Maybe this is only for the team-building, strategy obsessed, cap lovers out there but what exactly will the impact of the COVID cap cut be? The salary cap sits at $182.5 million – down $16 million from last season. Over the past seven seasons, the league has seen its salary cap per club increase by no less than $10 million per year. And, consider the long-term contracts that were signed a couple years ago — no one had any expectation of a global pandemic and therefore, lost revenue resulting in lowered salary cap.
Most execs will tell you big winners in free agency aren’t winning big on day one. There are, of course, exceptions. But that’s life. There are always Tom Bradys. Who best manages the reduced cap? How beneficial is it to teams with a bevy of draft picks? How does it hinder teams that don’t have a surplus of picks? What is the long-term impact of the expected short-term deals inked by free agents who desire a bigger payday once the cap goes back up? The questions beget questions.
All that said, here are some answers we will watch for as the league year and free agency begin this week:
Protect the Franchise
Remember that manhandling of the Kansas City offense by the Tampa Bay Bucs? Patrick Mahomes, who can create plays like a toddler strews toys all over a room, could do none of that in Super Bowl LV, largely due to the fact that the Chiefs were missing both of their starting offensive tackles. Since that dismantling, Kansas City has cut both starting tackles. One has to believe they will not send their franchise quarterback back out come fall behind two rookies. Andy Reid has said throughout his career that games are won and lost in the trenches. How he fills the void in the trenches may be the story heading into Wednesday.
Next Move, Bill?
New England brought Cam Newton back with a move that was well received by teammates in Foxborough. Follow the money, and it’s clear Newton is the best option right now. “Option” is the key word: The Patriots have given themselves optionality under center. New England also brought back Trent Brown and traded Marcus Cannon. With free agency and the draft still to come, it promises to be a busy offseason. Bill Belichick has cap space as he looks to improve his weakest roster in decades.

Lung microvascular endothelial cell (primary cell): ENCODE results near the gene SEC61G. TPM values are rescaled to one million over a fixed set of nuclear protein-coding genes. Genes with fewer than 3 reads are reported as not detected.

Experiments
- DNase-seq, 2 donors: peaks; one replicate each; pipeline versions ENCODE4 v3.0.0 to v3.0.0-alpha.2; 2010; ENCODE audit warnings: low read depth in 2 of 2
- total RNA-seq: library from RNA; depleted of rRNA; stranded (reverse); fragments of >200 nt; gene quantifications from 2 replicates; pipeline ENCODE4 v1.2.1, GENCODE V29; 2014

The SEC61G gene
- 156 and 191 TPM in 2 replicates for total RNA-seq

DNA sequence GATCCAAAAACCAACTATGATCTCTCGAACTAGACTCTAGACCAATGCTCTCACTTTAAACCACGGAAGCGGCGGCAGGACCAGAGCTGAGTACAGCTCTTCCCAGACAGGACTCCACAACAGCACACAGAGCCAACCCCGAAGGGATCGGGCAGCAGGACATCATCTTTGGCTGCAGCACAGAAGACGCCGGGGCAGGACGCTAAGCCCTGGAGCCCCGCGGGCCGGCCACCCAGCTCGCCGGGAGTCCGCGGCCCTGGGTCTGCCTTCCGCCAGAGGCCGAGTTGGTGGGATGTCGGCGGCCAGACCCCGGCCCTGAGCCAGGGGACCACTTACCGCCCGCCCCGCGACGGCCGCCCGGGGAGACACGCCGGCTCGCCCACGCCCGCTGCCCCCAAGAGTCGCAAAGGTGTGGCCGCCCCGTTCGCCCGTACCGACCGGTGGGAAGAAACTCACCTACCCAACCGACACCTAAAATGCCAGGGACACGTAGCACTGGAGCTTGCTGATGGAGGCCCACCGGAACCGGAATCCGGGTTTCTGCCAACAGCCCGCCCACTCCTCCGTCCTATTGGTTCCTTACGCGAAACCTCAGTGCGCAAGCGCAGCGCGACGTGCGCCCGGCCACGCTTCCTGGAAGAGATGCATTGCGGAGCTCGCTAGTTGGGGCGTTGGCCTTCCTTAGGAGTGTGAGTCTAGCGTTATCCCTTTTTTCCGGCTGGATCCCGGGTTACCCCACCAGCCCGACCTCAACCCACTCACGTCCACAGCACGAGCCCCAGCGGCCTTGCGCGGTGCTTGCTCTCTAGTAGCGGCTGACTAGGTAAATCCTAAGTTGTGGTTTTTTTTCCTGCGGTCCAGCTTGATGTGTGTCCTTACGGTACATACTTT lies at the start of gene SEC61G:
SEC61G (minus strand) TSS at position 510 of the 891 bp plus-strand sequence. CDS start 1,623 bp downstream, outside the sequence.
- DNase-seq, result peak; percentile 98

Indy and Buffalo Zone In
The Colts made the move for Carson Wentz. The Bills already made two key moves to keep their own: re-signing linebacker Matt Milano and offensive tackle Daryl Williams. Josh Allen needs more weapons as Buffalo failed to keep pace with a potent K.C. offense in the AFC Championship. The Bills released John Brown to save money. Brown, for his part, made it known that he’d love to be a deep ball target in Indy. For two teams that may only be a few key moves away, the opening of free agency bears watching.
Line ‘Em Up
After sitting out a season in Washington, Trent Williams went to San Francisco and immediately became their starting left tackle. The 49ers would reportedly like to keep him right where they have him — any team with a need at the position understands why. But he wanted to experience free agency. Will the 49ers be able to hammer out a deal during the “legal tampering” period before other teams begin bidding in earnest on Wednesday?
Put Up Some Points
Who nabs tight end Hunter Henry? Where does wide receiver Kenny Golladay land now that the Detroit Lions made it clear they are in for a long-haul rebuild? Teams looking to increase their point totals have some noteworthy names to investigate.